Author Topic: 1960's Dragster in .395  (Read 1579 times)

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Offline Speedster

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1960's Dragster in .395
« on: July 02, 2017, 02:27:02 pm »
Hi all!

So, after a year restoring my 45 HP 1971 VW Super Beetle, I felt an insatiable need for 800 HP and speed!  So, in honor of KeyShot 7, I modeled up this 1960's era "slingshot" dragster in SolidWorks. Also modeled the driver in SW, an insanity I'll never repeat!  I'm going to visit this model many times!

I uninstalled KS7 .385, copied over the license and a few assets to the desktop, deleted the .385 assets and then downloaded and did a full install of build .395 without incident.

Have to say- I haven't had this much fun since my honeymoon 48 years ago!  I remember feeling this way with 4, 5 and 6, but 7 is way over the top IMO!

The anodizing option for metals is awesome, and I used it a lot to dial in the metals on the dragster.  Not necessarily for an anodized effect, but more as a color toner.  It's like the new Cloudy Plastic- I doubt it will be used that much for plastic, but a lot to create strange and wonderful effects.

The new HDR Editor is amazing!  I tweaked the heck out of my chosen environment, and it's a super tool now!

Backplate management and retention is still very erratic and unpredictable.  They may or may not retain, and may or may not render.  You have to drag in some other backplate, and then go back and drag in your choice again, and maybe it will stick.

I'm still not a fan of the new Studio setup procedure.  But the ability to save an environment/camera as a new "pseudo Viewset" is OK.  It creates a new studio of course.  But it also creates a new "Environment" on the Environment tab, which retains the backplate most of the time, but not always.  The whole backplate issue needs a lot of love to be useful in my workflow.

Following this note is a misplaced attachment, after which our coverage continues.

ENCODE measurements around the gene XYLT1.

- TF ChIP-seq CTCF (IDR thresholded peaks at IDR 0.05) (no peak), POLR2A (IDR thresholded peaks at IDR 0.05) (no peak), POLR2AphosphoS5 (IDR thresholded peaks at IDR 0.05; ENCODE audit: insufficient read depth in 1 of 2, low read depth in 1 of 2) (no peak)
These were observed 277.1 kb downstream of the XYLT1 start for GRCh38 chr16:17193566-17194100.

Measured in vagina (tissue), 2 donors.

The Studio takes a lot longer to set up, and so far in .395 is still not stable, as I mention above.  I say this as my workflow depends on quickly setting up many images, usually on-line with my client, and then rendering them out later.  And without exception they'll call in a month or so and need new exact images, but with a different color, for example.  It's absolutely imperative that I can revisit a project with confidence.

But overall, KS7 is exciting!  Good job, guys!

Bill G
« Last Edit: July 02, 2017, 04:02:39 pm by Speedster »

Offline Speedster

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Re: 1960's Dragster in .395
« Reply #1 on: July 02, 2017, 08:25:03 pm »
One more quickie before my beta license expires tomorrow...
Bill G

Offline Søren

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Re: 1960's Dragster in .395
« Reply #2 on: July 02, 2017, 11:04:25 pm »
Looks good, Bill.

We are narrowing down the issue with the backplates. Are there any other instabilities with respect to Studios?

Søren

Offline Speedster

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Re: 1960's Dragster in .395
« Reply #3 on: July 03, 2017, 09:31:28 am »
Quote
Are there any other instabilities with respect to Studios?
I think they all relate to the interconnection between Studio, Camera and Environment. It's a complex relationship, and frankly quite confusing. 

I noticed from the warning window that most of the red relates to not being able to locate the backplate path.  Yet the backplates are all from the stock KeyShot Backplate library dropdown.

Attached is a typical .txt, and a screenshot of the warning window.

If I create a new Studio, then adjust the camera, drop in and adjust the Environment and then add a backplate, it sort of works.  If I create a new Environment/Camera using the pseudo Viewset button on Camera, it creates a new Studio, but it usually will not retain the backplate, or will drop out the backplate when I start a rendering. Or drop the backplate when I change a material!  Or it may throw a ghosted Environment on top of the Backplate!  This regardless of which tab I use to return to a setup Studio.